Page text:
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A tale of two Indias: The rich-poor divide widens

A tale of two Indias: The rich-poor divide widens

Manish Kumar Rao

Keywords- Income Inequality, Rich, Poor, Oxfam’s Report, Tax, GST

Oxfam’s recent report on economic inequality in India has highlighted the deepening of income disparities in the country during the COVID-19 pandemic. The report indicates that income inequality in India is not only persistent but has increased largely due to the pandemic, which has had a disproportionately negative impact on the lower strata of the society, including the Dalits and Adivasis. The report also suggests that the increasing economic fissures in the country are a result of a combination of factors such as the concentration of wealth, inheritance of wealth and caste privilege, and the physical remoteness of certain communities from resources that foster upward social and economic mobility.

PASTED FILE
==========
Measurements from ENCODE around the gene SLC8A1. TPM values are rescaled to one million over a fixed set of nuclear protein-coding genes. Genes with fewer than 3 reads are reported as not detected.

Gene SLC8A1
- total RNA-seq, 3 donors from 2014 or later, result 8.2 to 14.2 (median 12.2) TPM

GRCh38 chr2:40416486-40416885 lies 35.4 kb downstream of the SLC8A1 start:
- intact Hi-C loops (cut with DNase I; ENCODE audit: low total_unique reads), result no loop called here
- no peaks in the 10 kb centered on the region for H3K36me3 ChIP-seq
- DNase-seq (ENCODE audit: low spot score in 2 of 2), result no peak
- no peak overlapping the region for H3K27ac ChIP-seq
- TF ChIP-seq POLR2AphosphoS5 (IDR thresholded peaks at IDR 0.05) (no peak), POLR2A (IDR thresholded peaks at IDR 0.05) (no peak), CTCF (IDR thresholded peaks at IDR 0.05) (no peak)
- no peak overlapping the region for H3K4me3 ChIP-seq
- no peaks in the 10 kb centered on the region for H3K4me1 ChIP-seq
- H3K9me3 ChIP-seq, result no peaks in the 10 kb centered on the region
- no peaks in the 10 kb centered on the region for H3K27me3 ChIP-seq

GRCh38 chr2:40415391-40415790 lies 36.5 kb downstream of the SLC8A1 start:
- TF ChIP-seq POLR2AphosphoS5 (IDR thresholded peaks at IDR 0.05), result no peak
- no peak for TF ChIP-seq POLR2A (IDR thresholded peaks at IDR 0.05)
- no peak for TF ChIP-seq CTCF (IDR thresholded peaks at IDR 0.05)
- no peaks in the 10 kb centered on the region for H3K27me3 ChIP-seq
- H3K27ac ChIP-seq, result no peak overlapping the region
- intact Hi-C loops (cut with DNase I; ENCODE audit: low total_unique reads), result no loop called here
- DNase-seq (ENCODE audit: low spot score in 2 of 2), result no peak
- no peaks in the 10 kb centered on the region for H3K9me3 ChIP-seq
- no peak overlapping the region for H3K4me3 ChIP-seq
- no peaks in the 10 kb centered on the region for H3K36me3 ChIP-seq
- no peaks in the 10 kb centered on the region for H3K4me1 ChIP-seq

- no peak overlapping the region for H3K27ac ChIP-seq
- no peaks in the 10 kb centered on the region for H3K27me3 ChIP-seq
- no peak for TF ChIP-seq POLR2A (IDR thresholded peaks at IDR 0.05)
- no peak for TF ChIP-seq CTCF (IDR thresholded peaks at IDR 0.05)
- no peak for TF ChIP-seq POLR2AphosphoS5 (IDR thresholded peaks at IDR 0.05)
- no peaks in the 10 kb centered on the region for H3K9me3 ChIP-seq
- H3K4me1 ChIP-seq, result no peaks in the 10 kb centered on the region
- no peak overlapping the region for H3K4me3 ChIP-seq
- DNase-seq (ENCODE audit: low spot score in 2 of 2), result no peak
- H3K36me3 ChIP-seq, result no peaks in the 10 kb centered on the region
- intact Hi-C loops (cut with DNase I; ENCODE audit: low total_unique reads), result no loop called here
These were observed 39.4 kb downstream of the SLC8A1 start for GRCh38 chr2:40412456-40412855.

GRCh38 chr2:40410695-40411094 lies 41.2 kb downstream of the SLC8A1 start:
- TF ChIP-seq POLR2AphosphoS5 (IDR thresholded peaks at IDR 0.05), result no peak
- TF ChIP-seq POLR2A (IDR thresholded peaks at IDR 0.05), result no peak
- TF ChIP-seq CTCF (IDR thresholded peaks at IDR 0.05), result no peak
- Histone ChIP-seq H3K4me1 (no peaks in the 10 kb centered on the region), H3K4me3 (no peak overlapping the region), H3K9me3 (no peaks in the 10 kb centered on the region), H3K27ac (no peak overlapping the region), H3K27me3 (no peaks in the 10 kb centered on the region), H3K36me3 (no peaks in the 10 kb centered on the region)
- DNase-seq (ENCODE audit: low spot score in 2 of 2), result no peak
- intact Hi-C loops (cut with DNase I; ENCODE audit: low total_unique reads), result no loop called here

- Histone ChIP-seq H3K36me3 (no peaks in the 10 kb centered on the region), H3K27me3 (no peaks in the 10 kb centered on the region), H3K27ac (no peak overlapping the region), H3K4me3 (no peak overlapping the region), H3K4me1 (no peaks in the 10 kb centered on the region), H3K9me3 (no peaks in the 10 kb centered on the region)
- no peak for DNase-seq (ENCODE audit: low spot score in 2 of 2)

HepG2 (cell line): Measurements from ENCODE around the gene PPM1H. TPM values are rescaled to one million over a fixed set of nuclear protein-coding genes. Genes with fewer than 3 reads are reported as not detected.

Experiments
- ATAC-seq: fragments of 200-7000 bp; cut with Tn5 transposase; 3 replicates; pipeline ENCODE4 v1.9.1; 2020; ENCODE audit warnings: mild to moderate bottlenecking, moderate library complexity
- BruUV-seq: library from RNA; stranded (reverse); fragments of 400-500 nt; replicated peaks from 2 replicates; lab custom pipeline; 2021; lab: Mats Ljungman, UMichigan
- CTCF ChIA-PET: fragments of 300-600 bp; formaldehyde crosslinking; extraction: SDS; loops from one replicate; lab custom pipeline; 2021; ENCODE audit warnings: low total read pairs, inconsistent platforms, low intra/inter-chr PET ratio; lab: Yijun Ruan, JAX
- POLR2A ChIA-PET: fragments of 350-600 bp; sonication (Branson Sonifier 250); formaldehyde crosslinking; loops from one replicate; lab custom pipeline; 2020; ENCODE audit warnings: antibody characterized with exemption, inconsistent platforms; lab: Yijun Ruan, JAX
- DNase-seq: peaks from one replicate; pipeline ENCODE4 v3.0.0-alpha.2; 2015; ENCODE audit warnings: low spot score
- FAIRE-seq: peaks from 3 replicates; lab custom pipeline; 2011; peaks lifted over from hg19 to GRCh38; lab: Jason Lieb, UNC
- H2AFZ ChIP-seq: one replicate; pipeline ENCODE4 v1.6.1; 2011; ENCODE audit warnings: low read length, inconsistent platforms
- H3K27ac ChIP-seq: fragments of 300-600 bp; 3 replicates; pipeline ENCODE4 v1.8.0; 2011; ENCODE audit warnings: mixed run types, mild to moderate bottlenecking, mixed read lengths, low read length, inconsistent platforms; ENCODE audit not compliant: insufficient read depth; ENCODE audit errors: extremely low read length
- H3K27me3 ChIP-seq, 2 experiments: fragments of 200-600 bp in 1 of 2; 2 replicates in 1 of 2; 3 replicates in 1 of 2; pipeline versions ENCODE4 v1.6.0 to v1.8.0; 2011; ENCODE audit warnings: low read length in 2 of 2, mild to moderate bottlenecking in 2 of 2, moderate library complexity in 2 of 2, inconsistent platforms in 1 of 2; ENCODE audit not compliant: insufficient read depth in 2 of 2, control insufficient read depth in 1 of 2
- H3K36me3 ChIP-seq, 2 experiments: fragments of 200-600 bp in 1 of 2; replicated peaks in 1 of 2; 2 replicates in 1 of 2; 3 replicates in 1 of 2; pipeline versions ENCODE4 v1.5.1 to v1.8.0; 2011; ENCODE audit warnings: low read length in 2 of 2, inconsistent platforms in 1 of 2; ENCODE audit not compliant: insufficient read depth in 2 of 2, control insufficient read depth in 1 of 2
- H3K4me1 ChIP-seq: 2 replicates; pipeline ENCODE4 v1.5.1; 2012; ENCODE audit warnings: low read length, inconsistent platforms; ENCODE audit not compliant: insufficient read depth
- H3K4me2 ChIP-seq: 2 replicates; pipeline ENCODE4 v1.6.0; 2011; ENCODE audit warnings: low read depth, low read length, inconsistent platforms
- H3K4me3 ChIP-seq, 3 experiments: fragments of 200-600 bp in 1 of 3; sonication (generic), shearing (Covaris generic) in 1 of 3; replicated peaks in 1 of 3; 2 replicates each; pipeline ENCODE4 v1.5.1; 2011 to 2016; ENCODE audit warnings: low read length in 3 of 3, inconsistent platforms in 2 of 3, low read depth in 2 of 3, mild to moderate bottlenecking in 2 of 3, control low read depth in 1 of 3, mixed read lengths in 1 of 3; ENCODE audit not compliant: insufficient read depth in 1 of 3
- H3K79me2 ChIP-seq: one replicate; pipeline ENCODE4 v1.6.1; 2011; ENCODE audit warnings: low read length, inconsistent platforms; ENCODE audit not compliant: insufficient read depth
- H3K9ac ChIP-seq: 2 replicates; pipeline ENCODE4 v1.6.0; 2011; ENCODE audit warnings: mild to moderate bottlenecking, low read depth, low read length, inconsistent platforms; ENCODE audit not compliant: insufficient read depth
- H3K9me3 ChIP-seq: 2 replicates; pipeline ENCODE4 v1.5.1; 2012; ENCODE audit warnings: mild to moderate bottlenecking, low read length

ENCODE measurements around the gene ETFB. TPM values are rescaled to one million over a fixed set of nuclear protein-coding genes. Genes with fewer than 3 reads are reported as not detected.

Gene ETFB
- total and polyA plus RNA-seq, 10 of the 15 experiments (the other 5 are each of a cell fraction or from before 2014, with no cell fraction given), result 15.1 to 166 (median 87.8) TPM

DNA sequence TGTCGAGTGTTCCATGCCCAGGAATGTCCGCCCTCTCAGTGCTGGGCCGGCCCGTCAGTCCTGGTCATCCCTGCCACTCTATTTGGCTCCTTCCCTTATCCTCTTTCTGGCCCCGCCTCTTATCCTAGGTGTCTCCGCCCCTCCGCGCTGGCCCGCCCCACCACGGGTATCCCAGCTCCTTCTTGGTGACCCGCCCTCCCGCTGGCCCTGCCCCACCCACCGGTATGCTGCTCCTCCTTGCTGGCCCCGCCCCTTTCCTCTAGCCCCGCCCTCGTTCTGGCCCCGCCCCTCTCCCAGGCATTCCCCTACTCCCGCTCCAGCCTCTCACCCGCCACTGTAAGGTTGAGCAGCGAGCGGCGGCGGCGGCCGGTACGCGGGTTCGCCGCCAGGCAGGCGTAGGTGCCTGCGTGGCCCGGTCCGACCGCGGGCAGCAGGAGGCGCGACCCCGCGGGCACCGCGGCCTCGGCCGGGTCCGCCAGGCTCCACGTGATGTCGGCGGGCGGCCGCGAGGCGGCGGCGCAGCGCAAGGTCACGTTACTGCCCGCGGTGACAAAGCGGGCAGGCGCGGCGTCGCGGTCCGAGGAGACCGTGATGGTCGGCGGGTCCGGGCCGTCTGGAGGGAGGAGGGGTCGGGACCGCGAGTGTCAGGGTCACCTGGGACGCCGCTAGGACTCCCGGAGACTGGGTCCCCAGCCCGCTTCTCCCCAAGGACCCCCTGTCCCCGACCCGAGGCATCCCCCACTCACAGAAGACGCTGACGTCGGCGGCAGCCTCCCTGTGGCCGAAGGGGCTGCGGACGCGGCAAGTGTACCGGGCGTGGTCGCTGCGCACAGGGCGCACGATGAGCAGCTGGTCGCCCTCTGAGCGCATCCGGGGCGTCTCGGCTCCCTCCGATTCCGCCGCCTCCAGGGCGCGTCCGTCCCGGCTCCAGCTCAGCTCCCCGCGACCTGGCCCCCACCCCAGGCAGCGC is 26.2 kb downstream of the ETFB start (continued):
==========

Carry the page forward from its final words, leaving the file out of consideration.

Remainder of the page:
One of the most striking indicators of economic inequality in India is income disparities. The report finds that wealth is concentrated in the hands of a small proportion of the population, and this trend has only intensified during the pandemic. The COVID-19 outbreak has led to a significant contraction in the income and wealth of the bottom 50% of the Indian population. In 2020, their income share was only 13% of the national income, and just 3% of national wealth. Meanwhile, the top 30% of the population owns over 90% of India’s wealth, with the richest 10% owning over 72% of the wealth, and the richest 5% owning nearly 62%. These figures are even higher than those seen in the pre-pandemic years (2018-19), indicating that the richest have only gotten richer during the pandemic.
The report also highlights the increasing number of billionaires in India, which has risen from 102 in 2020 to 166 in 2022. In contrast, the number of poor people in India is 228.9 million, indicating a substantial increase in economic inequality.